x
Breaking News
More () »

Popular myths about western Washington flooding debunked

The United States Geological Survey in Tacoma investigated some popular myths about flooding, here’s what they found out.

Heavy rain continues to fall across western Washington and it has scientists dispelling some myths about flooding in our region.

The United States Geological Survey in Tacoma investigated some popular myths about flooding, here’s what they found out:

MYTH: A “100-year” flood only happens once every 100 years on average somewhere in western Washington.

FACT: A “100-year” flood happens once about every 4 ½ years on at least one western Washington river draining to Puget Sound.

The definition of a 100-year flood is a streamflow that has the probability of exceeding a given point in any given year by 1%. Streamgages are used to measure how much a stream has risen and how frequently large floods occur at that location. 

Due to increased streamgages in the northwest area, the probability of recording a 100-year flood occurrence increases. 

Scientists determined that rivers draining into Puget Sound have on average a 100-year flood every 4 ½ years.

MYTH: Flooding occurs randomly in time and location across western Washington.

FACT: Floods cluster in time and location.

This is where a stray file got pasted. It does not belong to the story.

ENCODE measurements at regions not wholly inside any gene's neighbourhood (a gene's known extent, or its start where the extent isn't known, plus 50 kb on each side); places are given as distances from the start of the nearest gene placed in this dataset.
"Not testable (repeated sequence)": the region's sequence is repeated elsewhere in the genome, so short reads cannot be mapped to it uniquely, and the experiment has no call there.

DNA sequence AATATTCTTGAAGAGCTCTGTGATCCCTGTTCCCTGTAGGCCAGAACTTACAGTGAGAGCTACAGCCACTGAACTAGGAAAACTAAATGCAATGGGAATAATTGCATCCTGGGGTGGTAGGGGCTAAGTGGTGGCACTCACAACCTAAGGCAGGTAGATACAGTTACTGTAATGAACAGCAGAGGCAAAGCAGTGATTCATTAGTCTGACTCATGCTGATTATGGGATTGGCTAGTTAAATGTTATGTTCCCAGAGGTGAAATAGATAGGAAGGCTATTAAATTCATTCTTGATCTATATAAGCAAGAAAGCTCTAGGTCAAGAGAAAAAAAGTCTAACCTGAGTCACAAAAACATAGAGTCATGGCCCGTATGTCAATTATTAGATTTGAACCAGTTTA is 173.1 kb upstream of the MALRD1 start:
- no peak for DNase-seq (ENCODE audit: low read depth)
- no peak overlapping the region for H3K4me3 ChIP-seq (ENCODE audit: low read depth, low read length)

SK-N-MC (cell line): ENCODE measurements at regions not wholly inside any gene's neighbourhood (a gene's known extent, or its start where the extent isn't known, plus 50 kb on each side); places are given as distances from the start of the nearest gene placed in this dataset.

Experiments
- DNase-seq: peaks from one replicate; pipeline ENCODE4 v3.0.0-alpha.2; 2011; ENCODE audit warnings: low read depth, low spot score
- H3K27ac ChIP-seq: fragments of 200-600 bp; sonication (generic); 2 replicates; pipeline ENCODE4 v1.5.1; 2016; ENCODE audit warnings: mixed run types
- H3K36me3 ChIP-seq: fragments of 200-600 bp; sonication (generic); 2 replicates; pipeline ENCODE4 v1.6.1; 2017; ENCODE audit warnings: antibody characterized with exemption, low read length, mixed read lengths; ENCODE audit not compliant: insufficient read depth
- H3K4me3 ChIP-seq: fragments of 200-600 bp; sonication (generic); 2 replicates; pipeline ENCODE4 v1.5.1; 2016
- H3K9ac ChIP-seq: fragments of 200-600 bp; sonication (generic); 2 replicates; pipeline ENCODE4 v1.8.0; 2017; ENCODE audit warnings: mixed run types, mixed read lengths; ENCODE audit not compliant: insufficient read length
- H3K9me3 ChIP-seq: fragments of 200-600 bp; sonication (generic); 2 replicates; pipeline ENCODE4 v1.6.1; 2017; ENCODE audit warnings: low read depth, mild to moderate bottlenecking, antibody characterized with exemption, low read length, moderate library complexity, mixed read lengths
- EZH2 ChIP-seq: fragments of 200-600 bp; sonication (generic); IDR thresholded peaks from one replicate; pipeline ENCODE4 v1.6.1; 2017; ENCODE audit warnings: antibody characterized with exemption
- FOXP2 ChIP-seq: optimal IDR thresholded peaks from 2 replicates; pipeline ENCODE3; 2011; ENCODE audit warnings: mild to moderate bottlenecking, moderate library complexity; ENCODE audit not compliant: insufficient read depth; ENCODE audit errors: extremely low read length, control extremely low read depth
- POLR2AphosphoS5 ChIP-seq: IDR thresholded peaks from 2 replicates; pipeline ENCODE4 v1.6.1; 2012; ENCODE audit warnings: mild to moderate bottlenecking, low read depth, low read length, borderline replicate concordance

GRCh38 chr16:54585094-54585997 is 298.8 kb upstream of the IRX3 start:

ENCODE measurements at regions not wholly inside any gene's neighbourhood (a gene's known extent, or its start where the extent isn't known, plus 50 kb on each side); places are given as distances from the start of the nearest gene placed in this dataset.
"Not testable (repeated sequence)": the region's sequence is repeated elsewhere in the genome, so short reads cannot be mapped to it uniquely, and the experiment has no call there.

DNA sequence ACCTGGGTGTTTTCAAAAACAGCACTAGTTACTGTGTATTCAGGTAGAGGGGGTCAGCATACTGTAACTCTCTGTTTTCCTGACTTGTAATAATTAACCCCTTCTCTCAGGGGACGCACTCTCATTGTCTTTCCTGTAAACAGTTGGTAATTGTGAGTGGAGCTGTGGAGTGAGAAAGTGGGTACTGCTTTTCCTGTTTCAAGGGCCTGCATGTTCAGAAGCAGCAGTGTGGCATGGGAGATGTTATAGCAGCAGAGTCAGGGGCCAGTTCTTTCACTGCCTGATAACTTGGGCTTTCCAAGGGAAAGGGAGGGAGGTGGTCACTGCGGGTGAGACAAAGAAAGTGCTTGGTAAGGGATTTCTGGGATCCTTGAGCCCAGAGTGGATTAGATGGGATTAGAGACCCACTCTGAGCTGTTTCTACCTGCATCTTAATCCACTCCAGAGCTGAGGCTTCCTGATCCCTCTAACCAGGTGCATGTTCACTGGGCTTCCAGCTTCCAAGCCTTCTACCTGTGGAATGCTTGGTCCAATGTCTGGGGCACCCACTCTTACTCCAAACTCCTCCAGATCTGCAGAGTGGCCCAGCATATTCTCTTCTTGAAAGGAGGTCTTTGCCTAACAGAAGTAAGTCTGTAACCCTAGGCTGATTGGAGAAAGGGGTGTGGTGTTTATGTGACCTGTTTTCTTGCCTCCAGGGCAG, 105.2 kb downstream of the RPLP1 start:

Scientists used the 193 streamgages across Puget Sound to map where the largest floods occurred between 1980 and 2010. The below map shows that 31 of the 42 largest floods over the 30-year period occurred as a result of just five storms. 

Credit: USGS
The map shows the locations and number of largest floods between 1980 and 2010.

MYTH: Rain-on-snow and wet soils cause severe flooding.

FACT: Rainfall intensity and duration are responsible for all major floods in western Washington regardless of conditions prior to the event.

All the largest floods in western Washington are caused by intense precipitation due to atmospheric rivers (AR’s). An AR is a narrow band of concentrated low-level water vapor that, when encountering mountain ranges such as the Cascade Range, produces large amounts of rain. If an AR lingers over an area for a day or more, extreme flooding commonly occurs.

RELATED: Seattle experiences the rainiest day in the past decade

RELATED: Western Washington forecast